And as for Fogerty, the man who's name has taken up at least 30 percent of this review despite only half the mentions being about him? It's clear that this is leagues below what he's capable of as a songwriter, but apart from an absolutely useless cover of "Hello Mary Lou" (which is basically the original song with barely anything new to contribute, he writes the album's sole excellent track, "Someday Never Comes". The music AND lyrics both create a heartbreaking atmosphere of loneliness and abandonment. The main riff that pepers the verses is a perfect blend of atmospheric and melancholy, and while the choruses are pretty upbeat, they clash with Fogerty's command to children everywhere: "Well, I'm here to tell you now each and ev'ry mother's son/You better learn it fast; you better learn it young, 'cause someday never comes
". With Fogerty writing the song about his troubled childhood, this one leaves you feeling a mix of nostalgic and sad, and it's very clear that this song deserves to be on a much better album.
I say that, of course, because it's the one genuine effort in 28 minutes of bandmates wanting to get the fuck out. You read that right, this album lasts only a mere 28 minutes long. I'm not sure that more songs or longer songs (the average length being 2 to 3 and a half minutes) would have made for a better effort, but when you consider this album was released in an age when bands were taking pride in seeing albums as sides, with one side being a one side-length track, this made for one wasteful effort for the time, and even by today's standards. Nothing seems to be a bigger sign of people just wanting it done and over with than 10 songs not even clocking in at a full half hour.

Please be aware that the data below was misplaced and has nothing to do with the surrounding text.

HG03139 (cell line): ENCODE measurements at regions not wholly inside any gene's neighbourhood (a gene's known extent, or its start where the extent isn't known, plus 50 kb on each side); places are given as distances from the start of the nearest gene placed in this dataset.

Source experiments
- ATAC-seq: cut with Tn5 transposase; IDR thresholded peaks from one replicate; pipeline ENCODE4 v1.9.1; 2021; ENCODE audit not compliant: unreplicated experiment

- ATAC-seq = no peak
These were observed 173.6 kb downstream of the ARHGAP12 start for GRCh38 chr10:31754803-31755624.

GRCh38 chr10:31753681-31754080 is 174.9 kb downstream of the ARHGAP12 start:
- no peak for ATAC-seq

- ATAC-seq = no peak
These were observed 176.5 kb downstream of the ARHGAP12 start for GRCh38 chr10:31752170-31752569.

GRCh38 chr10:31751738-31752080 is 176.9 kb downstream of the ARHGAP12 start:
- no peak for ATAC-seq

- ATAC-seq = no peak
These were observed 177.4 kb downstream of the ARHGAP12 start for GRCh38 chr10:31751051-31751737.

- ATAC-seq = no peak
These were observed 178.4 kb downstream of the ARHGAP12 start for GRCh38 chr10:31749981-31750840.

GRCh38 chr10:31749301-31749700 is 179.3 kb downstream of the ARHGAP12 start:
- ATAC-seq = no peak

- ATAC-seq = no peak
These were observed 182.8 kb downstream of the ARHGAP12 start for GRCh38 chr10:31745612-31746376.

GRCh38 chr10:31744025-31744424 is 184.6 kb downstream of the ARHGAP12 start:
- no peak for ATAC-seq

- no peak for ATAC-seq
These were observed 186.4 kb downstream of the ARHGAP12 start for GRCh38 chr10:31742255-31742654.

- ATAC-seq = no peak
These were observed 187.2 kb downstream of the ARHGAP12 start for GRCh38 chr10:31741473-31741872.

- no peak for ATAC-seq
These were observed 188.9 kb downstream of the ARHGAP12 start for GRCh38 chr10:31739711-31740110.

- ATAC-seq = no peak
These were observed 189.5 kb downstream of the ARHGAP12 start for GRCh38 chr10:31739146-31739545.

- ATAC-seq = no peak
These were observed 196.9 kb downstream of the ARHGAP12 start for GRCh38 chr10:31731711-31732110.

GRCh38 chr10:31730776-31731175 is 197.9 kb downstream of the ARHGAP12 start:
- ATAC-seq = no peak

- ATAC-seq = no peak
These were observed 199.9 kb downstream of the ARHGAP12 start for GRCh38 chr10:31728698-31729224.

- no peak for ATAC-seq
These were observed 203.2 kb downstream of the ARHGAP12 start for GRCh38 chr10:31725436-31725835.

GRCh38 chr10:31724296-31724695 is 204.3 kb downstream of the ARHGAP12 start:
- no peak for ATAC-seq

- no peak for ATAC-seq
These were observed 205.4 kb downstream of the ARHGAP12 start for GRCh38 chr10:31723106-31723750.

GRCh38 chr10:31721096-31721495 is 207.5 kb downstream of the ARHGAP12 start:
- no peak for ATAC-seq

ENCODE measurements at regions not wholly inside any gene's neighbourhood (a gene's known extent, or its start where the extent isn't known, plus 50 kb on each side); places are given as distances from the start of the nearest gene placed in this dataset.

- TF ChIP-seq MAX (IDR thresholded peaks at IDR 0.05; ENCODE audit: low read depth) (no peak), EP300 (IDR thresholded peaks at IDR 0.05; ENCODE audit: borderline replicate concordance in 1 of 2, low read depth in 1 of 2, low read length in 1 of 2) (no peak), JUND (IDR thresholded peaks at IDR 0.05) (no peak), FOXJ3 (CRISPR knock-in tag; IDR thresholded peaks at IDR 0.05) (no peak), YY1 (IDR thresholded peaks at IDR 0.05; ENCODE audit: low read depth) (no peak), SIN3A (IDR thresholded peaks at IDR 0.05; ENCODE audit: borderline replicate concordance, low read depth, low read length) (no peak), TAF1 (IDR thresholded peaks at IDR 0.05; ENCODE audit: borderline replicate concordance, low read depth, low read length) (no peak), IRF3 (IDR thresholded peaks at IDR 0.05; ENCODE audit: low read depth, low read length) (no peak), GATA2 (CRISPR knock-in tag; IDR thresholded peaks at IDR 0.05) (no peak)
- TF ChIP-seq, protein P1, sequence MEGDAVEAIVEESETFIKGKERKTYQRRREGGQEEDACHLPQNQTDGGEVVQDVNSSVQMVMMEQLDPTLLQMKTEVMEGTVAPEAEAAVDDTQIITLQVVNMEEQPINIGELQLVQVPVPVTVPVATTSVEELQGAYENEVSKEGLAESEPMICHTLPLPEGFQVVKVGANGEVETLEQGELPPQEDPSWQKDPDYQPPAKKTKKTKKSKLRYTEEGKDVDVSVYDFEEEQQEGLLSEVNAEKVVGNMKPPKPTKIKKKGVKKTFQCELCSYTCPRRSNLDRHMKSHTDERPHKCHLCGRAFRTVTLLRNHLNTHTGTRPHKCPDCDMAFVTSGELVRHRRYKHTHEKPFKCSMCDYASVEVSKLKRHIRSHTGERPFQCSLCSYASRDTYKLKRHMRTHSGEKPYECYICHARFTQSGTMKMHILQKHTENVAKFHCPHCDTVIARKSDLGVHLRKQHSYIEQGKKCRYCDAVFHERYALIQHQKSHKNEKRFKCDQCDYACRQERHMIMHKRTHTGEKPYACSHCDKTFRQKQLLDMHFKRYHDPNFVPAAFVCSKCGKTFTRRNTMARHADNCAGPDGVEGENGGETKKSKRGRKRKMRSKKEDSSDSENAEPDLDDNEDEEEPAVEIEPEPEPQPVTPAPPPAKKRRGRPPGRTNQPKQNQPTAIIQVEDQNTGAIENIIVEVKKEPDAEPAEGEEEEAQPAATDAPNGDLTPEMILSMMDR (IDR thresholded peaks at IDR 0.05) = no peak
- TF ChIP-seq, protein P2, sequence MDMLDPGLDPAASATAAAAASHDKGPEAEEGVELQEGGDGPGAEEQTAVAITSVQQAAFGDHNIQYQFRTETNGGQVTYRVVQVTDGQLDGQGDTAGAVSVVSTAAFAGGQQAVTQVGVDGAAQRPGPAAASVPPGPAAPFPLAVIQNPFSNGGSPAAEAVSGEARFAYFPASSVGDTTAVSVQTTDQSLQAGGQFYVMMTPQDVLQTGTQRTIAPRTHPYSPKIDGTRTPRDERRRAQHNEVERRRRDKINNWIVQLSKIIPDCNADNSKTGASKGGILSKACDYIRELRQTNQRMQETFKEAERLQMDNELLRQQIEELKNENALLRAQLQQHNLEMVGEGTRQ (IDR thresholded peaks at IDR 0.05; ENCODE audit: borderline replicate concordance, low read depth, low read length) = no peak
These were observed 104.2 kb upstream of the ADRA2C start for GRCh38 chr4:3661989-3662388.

At the end of the day, Mardi Gras
is anything but a party. If anything, listening to it can be likened to sitting in a room with two people who refuse to talk directly to each other, with one even telling you to "go tell that asshole something for me" when the other is 10 feet away and can hear you clearly. It turns you, the listener, into the guy who doesn't want to participate, but are still being forced to take sides. The fact that the band still hates each other to this day is telling, and listening to it sure made me feel an enabler of a nasty feud.
FAILURE, FIASCO, or SECRET SUCCESS